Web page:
Following the establishment of the Football Association in 1863, the Scottish Football Association in 1873, the Football Association of Wales in 1876 and the Irish Football Association in 1880, The International FA Board was set up in 1886 to agree a common set of Laws at a time when there were some variations in the four countries.

Notice, incidentally, that football has Laws and not rules like all other sports.

The International FA Board is still a very important part of the football scene and continues to act responsibly and wisely as the guardian of the Laws of the Game.

FIFA was founded in 1904 in the Rue Saint Honoré, Paris. The seven founder members were all European since that was where football was developing at the time

       France – Union des Sociétés Françaises de Sports Athlétiques (USFSA)

       Belgium – Union Belge des Sociétés de Sports (UBSSA)

       Denmark – Dansk Boldspil Union (DBU)

       Netherlands – Nederlandsche Voetbal Bond (NVB)

       Spain – Madrid Football Club

       Sweden – Svenska Bollspells Förbundet (SBF)

       Switzerland – Association Suisse de Football (ASF)

The agreed official languages of FIFA therefore were the four main European languages – English, French, German and Spanish. Although the British Associations initially refused to join, FIFA accepted the existing Laws and the authority of the IFAB, with English as the definitive language for the Laws.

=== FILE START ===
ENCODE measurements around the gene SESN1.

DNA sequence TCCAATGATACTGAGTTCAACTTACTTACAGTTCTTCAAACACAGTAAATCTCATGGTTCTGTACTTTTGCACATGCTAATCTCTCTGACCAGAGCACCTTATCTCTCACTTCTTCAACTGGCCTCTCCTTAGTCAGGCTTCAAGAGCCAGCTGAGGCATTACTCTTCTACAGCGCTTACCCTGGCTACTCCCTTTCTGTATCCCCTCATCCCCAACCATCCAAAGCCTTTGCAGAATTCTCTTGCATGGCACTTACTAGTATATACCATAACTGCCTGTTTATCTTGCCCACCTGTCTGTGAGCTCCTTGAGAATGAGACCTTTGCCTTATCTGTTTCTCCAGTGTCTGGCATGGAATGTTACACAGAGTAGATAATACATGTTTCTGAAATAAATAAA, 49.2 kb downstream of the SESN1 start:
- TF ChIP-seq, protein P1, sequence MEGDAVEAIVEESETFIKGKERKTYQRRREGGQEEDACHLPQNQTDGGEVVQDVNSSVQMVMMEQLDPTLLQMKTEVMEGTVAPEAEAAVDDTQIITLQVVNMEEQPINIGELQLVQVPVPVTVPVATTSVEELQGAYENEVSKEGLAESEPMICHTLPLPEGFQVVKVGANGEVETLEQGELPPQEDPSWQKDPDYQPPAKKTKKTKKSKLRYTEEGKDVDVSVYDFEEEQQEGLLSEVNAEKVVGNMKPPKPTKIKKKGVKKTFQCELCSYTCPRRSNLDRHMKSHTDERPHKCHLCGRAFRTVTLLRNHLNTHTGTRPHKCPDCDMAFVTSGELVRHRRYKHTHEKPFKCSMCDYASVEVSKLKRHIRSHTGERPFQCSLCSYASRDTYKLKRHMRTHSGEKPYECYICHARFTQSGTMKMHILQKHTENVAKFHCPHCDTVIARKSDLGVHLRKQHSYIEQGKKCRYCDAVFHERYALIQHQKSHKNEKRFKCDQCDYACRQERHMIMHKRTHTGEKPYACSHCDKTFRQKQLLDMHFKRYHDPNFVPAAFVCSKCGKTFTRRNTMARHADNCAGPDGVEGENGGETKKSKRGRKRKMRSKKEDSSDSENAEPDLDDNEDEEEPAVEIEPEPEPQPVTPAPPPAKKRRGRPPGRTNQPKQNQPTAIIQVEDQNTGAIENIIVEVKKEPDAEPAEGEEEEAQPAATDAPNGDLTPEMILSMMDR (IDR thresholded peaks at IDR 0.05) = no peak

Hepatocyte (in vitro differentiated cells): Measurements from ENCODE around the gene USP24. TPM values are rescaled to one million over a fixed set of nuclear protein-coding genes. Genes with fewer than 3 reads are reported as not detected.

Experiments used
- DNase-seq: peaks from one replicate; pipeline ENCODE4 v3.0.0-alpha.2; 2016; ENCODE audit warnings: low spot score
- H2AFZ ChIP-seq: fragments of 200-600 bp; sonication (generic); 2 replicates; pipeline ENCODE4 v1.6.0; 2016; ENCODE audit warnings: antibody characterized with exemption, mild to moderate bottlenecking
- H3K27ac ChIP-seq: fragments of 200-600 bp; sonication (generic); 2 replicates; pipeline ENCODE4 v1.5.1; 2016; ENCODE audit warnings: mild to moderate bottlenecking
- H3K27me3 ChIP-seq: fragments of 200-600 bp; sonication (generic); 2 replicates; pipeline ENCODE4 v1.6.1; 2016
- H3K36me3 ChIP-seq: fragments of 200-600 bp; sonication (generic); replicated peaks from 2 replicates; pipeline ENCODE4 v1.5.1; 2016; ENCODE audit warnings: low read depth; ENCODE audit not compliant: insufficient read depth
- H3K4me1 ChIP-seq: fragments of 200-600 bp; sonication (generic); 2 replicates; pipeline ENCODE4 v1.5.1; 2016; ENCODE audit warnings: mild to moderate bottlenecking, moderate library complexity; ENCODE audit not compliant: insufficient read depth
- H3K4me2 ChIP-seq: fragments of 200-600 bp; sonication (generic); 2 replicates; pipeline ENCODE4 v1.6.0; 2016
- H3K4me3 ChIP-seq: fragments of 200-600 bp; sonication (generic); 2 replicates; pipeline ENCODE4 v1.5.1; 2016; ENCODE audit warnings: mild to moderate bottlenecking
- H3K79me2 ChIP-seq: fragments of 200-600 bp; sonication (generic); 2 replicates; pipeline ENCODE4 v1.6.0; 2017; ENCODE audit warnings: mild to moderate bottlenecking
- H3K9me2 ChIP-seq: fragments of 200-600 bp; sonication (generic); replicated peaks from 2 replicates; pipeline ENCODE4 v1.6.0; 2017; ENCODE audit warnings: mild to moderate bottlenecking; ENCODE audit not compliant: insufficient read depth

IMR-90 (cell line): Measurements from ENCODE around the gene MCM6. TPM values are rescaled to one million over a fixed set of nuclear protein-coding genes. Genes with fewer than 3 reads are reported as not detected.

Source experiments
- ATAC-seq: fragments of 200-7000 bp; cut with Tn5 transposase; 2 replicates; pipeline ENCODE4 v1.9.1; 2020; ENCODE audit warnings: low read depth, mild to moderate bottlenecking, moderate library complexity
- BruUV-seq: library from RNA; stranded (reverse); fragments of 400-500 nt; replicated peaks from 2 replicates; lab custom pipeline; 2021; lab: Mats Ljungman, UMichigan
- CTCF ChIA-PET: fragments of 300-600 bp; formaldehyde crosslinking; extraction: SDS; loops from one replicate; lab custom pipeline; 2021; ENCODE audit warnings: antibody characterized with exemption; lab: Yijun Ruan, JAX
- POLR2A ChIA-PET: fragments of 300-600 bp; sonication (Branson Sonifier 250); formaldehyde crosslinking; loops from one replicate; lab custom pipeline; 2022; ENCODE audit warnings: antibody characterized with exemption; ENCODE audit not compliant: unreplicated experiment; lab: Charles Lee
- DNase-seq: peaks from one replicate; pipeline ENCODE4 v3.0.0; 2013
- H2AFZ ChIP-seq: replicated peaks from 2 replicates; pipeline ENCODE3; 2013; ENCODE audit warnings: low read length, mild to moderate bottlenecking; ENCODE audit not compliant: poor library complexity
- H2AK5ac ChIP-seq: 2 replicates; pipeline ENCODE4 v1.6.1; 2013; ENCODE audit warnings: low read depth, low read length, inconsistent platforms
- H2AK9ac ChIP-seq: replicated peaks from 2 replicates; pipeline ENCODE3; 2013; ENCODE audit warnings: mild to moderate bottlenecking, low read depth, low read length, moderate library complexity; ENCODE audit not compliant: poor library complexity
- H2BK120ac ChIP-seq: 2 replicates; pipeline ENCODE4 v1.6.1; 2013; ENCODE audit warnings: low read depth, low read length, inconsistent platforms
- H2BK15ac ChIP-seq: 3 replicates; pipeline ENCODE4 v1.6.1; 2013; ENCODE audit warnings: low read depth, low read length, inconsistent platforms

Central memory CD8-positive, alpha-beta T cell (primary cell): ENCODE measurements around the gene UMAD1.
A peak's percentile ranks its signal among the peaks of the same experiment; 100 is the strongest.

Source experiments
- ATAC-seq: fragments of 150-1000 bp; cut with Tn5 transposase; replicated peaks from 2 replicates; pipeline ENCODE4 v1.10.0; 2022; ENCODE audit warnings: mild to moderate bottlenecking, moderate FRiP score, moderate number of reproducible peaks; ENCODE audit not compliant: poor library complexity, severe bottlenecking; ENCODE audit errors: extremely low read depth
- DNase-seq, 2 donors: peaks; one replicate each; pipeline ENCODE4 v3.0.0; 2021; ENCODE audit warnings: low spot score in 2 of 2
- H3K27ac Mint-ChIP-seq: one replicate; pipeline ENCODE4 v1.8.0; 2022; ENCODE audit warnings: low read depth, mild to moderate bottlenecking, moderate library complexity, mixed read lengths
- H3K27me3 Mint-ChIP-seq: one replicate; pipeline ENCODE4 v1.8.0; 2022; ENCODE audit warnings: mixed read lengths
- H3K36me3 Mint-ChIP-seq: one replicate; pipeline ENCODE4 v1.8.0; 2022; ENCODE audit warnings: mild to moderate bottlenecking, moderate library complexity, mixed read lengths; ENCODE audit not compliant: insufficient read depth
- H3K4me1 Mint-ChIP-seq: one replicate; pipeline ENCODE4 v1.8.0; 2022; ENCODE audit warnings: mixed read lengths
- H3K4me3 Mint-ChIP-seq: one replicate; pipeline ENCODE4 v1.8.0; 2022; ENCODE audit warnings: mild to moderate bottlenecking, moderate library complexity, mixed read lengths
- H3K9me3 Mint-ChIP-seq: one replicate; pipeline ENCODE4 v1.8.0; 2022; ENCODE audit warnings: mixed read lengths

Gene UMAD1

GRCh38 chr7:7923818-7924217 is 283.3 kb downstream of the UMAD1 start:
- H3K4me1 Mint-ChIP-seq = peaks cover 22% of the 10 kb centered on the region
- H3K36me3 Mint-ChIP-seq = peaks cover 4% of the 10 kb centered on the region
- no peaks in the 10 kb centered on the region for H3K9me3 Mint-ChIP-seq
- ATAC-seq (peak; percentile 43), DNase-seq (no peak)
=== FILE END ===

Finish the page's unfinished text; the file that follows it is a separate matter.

The four British associations joined FIFA in 1905 and FIFA eventually joined the IFAB in 1913, initially as a junior partner, but this of course has changed over the years.

I believe that, as we now enter the second decade of the 21st century, FIFA should consider increasing the number of official languages it uses.

Today German speakers are very limited but Arabic is spoken in many of FIFA’s member associations. Similarly, considering the size and population of China, Mandarin must be recognised as a major world language as should Russian.

An Arabic version of the FIFA website is now available and this is a big step forward however the inclusion of Mandarin and Russian this would extend the concept even further.

The time has now come for FIFA to recognise the main Asian languages as official FIFA languages. English will always remain the definitive language for the Laws of the Game but FIFA should widen its language base.

Europe, South America, Central America, Oceania and Africa are mostly covered by the present four official FIFA languages but Asia would greatly benefit from the addition of Arabic, Mandarin and Russian language versions of the Laws of the Game and new FIFA teaching materials to aid the development of football.

It was once ’For the Good of the Game,’now it is ’For the Game. For the World.’

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